ICYMI: Quantum encryption; FBI ransomware alerts; Ipv6 VPN services; Android mobiles; Ransomware
Android gets 97% of mobile malware
ICYMI: Quantum encryption; FBI ransomware alerts; Ipv6 VPN services; Android mobiles targeted; Ransomware hits 1 in 3 UK companies.
Quantum leap: Untangling Toshiba's 'unbreakable' encryption
Claims in the Japan Real Time blog that Toshiba is developing a ‘foolproof' quantum-cryptography system that cannot be breached' should be taken with a quantum of salt.
The Toshiba system uses photons delivered via custom fibre optic cables which are not connected to the internet. The one-time key is the same size as the encrypted data, so decoding without the correct key would be impossible as there will be no repeated use of the pattern; Toshiba predicts commercial use may be possible within a decade or two.
Back in 2010 MIT Technology Review reported a successful attack on a commercial quantum cryptography system, discrediting terms such as ‘foolproof', though perhaps attacks could become unviable.
More often than not, when encryption has failed it's generally because someone has done something wrong rather than the encryption itself being at fault. It is almost never the cryptographic means that are attacked and breached, it is always the implementation weaknesses. The NSA and GCHQ didn't succeed in breaking non-flawed, standard crypto... so the bottom line is that quantum crypto is solving a non-issue.
In short, quantum cryptography hasn't found its killer app yet. Until it does, it will remain something of theoretical interest only – no matter how unbreakable it is claimed to be.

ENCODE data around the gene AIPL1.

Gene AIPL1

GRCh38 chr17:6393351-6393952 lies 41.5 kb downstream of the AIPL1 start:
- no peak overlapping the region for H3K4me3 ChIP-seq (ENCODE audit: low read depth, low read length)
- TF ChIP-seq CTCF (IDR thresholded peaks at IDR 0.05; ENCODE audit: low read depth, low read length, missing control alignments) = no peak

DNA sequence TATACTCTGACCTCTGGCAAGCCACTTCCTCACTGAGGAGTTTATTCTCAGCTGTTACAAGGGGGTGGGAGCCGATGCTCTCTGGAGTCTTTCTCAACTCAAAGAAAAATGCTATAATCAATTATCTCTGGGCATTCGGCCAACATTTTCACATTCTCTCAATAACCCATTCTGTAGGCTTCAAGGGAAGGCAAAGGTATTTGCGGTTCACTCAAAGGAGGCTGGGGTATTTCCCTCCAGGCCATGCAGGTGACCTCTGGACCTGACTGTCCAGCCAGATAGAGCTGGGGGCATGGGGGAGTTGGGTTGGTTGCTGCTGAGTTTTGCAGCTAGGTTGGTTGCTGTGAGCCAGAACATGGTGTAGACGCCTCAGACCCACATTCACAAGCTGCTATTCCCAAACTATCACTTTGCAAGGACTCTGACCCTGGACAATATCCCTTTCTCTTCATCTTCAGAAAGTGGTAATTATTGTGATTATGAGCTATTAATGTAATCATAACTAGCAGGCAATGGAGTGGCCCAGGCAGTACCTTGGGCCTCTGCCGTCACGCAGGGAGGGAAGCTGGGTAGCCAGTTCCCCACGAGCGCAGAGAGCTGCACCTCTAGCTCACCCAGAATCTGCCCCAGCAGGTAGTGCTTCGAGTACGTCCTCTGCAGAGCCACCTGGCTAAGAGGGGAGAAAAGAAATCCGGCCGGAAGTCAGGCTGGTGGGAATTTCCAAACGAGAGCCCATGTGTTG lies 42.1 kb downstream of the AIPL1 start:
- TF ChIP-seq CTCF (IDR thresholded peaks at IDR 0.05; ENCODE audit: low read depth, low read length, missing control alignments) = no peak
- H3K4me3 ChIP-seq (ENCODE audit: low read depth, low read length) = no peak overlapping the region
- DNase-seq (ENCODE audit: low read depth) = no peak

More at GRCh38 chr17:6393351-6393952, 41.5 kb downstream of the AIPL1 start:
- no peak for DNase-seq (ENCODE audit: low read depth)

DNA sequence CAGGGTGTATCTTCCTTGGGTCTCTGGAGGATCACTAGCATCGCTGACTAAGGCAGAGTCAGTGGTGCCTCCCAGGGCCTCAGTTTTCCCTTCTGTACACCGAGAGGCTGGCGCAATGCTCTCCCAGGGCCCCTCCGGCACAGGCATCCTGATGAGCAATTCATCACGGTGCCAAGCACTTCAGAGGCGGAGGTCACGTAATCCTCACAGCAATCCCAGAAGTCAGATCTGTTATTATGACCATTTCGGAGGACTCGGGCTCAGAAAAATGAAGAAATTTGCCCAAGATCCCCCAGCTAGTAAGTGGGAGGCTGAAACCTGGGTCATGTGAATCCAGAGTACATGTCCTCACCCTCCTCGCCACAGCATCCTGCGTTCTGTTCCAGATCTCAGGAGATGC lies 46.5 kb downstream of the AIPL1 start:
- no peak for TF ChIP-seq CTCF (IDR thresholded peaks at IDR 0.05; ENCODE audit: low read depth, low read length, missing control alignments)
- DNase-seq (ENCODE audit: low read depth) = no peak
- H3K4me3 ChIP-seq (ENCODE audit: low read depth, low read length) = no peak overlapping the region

FBI 'alerts world' on cryptographic ransomware spread
The FBI's own Internet Crime Complaint Center (known as IC3) has highlighted the “continued spread” of cryptographic ransomware around the world.
The FBI's alert points to the CrytoWall ransomware family that emerged in April 2014, noting the impact goes beyond the ransom fee itself as many victims incur additional costs associated with network mitigation, network counter-measures, loss of productivity, legal fees, IT services, and/or the purchase of credit monitoring services for employees or customers.
The FBI's advice if you receive a ransomware popup or message on your device alerting you to an infection, is to immediately disconnect from the Internet to avoid any additional infections or data losses.
One way businesses and individuals can minimise the impact is to keep multiple layers of security in place to block these threats in the first place and also keeping a robust back-up system that would minimise the fallout if an infection actually does occur.
VPN services at risk from IPv6 vulnerability
VPN service users could be at risk from hackers thanks to the way that providers handle IPv6 traffic.
Researchers found that 11 out of 14 popular VPN providers had a vulnerability in the way that they dealt with the emerging internet technology. The team found that many VPN providers only protect IPv4 traffic and not the newer protocol.
According to Dr Gareth Tyson, one of his researchers noticed that while a VPN service should have placed him in the US, he was still registered as being in Britain. “The service wasn't doing what it should have been doing,” he said. That prompted an investigation and his team discovered the IPv6 leakage vulnerability.